Wednesday, May 21, 2014

Removing The Means Of Suicide

Training today on suicide prevention by removing means. Take away points: suicide is turning out to be much more impulsive than thought.  Even those who think about it for months describe decision-points of “less than an hour” (70%) including “less than 5 minutes” (27%) at the end.  Interrupting them during that time reduces suicides 90%.  Therefore, removing the means even temporarily – locking up the pills, getting the guns to an uncle’s house, taking the keys to the car, etc – has enormous effect. Somehow an interruption breaks the spell.

Bonus: sometimes the family is frozen and the suicidal person is the best one to make the move to remove the means.


james said...

How do they get the 90% number?

It seems fashionable to talk of Kevorkian as a hero, but every fall we're told to watch out for warning signs of suicidal students. I wonder if they will stop the warnings some year, in a triumph of ideology over humanity.

Texan99 said...

I've always been haunted by the story of a sports celebrity who got into a wreck in Houston on an overpass. His buddy (his lover?) was killed in the wreck; in a split-second decision he threw himself over the railing and killed himself, too. One minute he was driving along with his buddy; the next he was dead. How could he decide and execute so quickly?

Anonymous said...

The will to live and the fear of death is very powerful. It takes some intense pain and emotion for people to think of taking their own life, and an exceedingly strong will to carry it out depending on the tools (falling from great height, easier and more fun to do than trying to stab yourself through the throat).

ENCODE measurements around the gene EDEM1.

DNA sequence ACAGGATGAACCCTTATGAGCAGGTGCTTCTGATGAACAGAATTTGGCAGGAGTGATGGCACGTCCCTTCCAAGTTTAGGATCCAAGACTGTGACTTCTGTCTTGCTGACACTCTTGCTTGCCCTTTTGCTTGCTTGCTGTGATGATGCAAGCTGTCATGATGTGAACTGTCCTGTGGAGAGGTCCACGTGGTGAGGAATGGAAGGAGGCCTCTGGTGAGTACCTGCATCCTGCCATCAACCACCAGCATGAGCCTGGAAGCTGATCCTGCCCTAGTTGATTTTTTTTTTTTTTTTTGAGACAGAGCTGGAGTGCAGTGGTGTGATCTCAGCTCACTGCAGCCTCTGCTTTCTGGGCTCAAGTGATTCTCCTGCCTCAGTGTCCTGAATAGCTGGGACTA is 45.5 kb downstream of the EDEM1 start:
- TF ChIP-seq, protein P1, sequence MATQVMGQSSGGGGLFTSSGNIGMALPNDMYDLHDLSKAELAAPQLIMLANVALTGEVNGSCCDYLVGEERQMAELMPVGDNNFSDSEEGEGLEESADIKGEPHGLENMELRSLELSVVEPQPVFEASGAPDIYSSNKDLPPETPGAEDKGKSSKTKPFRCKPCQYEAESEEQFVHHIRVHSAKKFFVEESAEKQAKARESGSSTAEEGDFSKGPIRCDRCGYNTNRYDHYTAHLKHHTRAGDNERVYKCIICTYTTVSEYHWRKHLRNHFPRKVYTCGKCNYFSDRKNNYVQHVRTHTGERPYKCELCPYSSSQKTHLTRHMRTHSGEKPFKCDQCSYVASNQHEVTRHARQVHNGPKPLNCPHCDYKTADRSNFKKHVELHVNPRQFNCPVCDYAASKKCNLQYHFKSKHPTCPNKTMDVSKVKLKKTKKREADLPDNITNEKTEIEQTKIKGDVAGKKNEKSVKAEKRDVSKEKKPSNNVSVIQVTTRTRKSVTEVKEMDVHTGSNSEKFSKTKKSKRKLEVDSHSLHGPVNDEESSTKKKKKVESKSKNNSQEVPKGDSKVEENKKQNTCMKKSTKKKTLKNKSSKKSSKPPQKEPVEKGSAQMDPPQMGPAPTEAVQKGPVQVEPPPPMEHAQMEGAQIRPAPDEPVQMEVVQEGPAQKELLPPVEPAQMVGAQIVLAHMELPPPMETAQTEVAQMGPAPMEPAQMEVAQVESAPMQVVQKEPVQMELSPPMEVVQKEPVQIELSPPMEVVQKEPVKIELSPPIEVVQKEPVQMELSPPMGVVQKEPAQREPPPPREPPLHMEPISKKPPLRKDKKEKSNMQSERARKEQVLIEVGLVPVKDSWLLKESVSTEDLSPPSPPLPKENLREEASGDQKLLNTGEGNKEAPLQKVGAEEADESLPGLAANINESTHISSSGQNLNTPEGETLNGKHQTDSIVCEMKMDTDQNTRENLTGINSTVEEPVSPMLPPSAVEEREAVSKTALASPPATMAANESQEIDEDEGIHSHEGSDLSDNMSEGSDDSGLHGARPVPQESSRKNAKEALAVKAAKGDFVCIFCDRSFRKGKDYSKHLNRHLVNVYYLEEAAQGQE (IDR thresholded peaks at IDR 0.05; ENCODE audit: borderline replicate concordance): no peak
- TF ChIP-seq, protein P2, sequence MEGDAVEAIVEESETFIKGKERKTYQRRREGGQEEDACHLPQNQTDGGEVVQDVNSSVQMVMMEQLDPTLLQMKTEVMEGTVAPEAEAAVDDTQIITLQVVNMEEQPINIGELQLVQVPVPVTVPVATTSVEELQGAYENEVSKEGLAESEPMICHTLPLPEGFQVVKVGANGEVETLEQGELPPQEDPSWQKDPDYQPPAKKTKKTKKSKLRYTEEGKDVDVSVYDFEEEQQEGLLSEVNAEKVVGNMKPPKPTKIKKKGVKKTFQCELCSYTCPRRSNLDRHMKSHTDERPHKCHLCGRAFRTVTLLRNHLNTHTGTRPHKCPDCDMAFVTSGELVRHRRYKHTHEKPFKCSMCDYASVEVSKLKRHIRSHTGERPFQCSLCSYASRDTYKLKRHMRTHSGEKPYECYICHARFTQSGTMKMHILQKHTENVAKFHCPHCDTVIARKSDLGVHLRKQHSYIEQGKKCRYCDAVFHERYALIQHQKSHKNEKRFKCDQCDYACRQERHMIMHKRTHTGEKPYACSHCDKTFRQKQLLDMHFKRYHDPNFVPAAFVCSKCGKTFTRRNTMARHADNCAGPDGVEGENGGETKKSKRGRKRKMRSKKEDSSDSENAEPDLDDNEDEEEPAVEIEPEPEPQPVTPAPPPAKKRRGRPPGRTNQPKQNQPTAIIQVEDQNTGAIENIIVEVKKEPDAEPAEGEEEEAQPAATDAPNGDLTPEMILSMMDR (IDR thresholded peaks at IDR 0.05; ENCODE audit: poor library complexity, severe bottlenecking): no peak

Thanatos may be very strong for a moment, but as time goes on, life regenerates its force and blocks it up again.

Guilt is a longer term corrosive. Generally life needs something to feed on, a reason to live, and guilt wears that away to almost nothing at the end if there's no rationalization or justification available to recover from guilt.

Donna B. said...

I always think of the spur of the moment, impulsive suicides more as accidents. Those can be reduced by removing the means.

But, like ymarsakar writes, those suffering long-lasting guilt and the accompanying overwhelming despair... there are always means.

The glaring point to me from the statistics given is that the information is gleaned from unsuccessful suicides. Or am I missing something there?

Where do the numbers come from?

Don't take this as a complaint, because I'm all for preventing that type of suicide. I'm all for preventing all of them -- but that type is much easier to prevent.

Assistant Village Idiot said...

They were speaking to those of us who work with the chronically suicidal, so they were careful to get good numbers, that measured what they said they did.

We do have people about whom we say "she is eventually going to commit suicide. Eventually she will succeed." Yet even among those, the attempts can be widely spaced, and if they can be brought through a half-dozen crises over a period of a few years, sometimes even they break through to the other side and live. They may still be unhappy, and a return to the enjoyment of life may take years - but it happens.

You raise the right questions, though, and I will think about how to frame a longer post.

Anonymous said...

Here's some good news. Well, not really.